Benjamin Friedman is pleased with Barack Obama’s observation that “our power grows through its prudent use.” But he objects on realist grounds to this passage:
And so to all other peoples and governments who are watching today, from the grandest capitals to the small village where my father was born: know that America is a friend of each nation and every man, woman, and child who seeks a future of peace and dignity, and that we are ready to lead once more.
I think Friedman’s gone too far here. Realism doesn’t require Americans or America to adopt an actual posture of indifference to the fate of human rights and human security around the world. John Quincy Adams famously spoke for the realist tradition when he said that the United States “goes not abroad, in search of monsters to destroy.” But that passage was surrounded by Obama-esque notes:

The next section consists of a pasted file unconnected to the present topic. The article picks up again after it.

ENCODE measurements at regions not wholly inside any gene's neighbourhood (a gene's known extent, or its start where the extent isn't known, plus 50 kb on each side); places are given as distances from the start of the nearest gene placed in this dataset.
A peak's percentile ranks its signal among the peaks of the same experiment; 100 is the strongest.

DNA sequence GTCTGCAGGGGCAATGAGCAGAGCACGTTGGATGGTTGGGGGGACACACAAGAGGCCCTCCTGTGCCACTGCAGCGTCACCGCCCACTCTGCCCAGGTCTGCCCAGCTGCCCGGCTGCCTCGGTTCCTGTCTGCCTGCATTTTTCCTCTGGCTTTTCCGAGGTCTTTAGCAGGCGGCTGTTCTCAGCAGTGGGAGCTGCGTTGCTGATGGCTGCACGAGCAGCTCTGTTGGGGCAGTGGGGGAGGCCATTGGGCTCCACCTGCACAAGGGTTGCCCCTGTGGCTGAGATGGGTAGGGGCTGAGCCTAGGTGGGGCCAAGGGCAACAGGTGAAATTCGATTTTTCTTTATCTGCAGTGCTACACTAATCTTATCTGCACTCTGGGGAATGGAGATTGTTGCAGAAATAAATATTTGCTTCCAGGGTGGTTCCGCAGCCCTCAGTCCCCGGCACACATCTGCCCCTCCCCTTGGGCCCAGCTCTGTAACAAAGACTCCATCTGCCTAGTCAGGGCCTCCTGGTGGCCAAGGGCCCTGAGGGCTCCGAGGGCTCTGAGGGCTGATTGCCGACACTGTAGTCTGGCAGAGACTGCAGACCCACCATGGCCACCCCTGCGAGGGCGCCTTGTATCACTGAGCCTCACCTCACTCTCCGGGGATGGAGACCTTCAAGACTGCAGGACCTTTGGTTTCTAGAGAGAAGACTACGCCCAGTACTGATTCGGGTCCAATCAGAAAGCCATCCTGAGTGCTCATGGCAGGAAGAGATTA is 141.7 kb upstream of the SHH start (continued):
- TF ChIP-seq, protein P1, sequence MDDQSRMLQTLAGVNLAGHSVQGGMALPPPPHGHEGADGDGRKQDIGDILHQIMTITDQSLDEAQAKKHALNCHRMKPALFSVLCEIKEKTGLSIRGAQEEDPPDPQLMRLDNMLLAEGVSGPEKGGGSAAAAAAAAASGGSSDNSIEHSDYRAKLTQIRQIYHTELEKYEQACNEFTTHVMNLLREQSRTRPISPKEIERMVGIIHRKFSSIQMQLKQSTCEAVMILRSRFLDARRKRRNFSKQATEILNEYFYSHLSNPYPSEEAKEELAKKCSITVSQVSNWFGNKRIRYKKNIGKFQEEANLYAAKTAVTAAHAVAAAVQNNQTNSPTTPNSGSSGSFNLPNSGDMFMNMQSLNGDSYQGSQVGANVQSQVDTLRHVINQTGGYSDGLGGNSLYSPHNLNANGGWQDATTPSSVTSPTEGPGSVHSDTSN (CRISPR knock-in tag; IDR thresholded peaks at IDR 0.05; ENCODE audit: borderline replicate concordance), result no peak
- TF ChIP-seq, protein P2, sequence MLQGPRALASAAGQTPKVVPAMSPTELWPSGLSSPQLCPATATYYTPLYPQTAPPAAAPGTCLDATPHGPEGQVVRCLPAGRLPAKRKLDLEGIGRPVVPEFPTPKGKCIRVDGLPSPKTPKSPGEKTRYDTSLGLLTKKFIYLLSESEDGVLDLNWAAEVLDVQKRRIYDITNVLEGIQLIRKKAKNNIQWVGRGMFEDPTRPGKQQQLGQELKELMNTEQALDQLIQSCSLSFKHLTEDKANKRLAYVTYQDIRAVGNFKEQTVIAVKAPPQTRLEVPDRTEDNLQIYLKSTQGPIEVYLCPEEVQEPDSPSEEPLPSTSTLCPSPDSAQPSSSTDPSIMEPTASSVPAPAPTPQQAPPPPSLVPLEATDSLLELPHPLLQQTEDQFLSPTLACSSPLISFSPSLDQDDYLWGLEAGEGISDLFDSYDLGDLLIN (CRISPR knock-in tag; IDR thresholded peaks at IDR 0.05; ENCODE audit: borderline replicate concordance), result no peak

Wherever the standard of freedom and Independence has been or shall be unfurled, there will her heart, her benedictions and her prayers be.
But she goes not abroad, in search of monsters to destroy.
She is the well-wisher to the freedom and independence of all.
She is the champion and vindicator only of her own.
She will commend the general cause by the countenance of her voice, and the benignant sympathy of her example.
Adams is striking here exactly the notes that Bush never seemed capable of grasping—namely that the mere observation that freedom and democracy are good does not justify the idea that our foreign policy should be oriented around an effort to coercively re-order politics in foreign nations. Adams observed that a policy along these lines undertaken with even the best of intentions would eventually become corrupting as the “fundamental maxims of her policy would insensibly change from liberty to force.” It’s a fitting coda to the Bush years, but not at all at odds with Obama’s insistence that we are friends to those who seek “a future of peace and dignity.”